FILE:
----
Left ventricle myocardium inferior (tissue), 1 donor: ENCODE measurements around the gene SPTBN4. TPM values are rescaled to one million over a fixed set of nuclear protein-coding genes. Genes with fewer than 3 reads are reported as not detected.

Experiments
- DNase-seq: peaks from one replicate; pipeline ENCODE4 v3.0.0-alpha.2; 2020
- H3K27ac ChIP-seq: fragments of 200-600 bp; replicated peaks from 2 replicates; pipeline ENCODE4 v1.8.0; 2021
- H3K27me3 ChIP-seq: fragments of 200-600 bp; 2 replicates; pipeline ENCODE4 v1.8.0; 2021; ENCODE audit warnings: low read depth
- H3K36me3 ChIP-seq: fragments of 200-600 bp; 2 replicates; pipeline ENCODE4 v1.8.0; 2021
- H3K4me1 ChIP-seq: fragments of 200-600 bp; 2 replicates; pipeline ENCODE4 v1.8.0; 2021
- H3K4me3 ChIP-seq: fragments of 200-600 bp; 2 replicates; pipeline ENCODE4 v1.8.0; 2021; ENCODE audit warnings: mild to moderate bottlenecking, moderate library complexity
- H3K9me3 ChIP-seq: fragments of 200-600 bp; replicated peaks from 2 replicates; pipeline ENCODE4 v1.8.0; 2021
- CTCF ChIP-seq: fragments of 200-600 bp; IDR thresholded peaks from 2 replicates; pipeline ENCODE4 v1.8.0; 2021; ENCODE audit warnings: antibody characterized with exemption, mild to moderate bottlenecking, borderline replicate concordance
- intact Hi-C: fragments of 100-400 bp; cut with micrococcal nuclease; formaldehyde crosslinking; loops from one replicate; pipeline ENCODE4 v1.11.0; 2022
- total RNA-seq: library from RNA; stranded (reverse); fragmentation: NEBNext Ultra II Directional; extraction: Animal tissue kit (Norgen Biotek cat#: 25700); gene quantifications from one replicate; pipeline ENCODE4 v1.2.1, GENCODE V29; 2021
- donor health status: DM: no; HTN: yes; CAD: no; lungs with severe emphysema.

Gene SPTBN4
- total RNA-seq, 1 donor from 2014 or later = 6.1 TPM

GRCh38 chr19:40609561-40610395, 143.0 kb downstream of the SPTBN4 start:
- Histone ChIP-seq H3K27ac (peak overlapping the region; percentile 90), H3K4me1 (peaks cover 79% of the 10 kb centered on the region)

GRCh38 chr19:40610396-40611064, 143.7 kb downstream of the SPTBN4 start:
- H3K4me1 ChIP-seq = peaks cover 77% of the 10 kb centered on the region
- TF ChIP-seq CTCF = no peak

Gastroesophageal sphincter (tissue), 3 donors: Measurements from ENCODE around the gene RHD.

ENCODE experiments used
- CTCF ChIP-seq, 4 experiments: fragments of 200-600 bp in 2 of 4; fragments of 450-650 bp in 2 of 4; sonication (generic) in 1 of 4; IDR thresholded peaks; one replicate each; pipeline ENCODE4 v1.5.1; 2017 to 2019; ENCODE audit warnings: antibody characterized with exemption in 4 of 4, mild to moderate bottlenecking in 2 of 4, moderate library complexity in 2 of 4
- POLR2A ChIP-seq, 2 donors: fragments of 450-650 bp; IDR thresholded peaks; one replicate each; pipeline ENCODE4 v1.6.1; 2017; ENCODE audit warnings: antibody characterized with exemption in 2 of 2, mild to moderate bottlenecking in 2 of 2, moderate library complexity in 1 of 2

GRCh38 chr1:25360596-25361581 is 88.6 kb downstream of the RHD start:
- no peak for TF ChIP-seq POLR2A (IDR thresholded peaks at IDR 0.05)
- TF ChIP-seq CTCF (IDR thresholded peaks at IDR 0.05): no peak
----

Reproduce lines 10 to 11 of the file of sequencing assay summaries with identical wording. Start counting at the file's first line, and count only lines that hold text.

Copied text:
- CTCF ChIP-seq: fragments of 200-600 bp; IDR thresholded peaks from 2 replicates; pipeline ENCODE4 v1.8.0; 2021; ENCODE audit warnings: antibody characterized with exemption, mild to moderate bottlenecking, borderline replicate concordance
- intact Hi-C: fragments of 100-400 bp; cut with micrococcal nuclease; formaldehyde crosslinking; loops from one replicate; pipeline ENCODE4 v1.11.0; 2022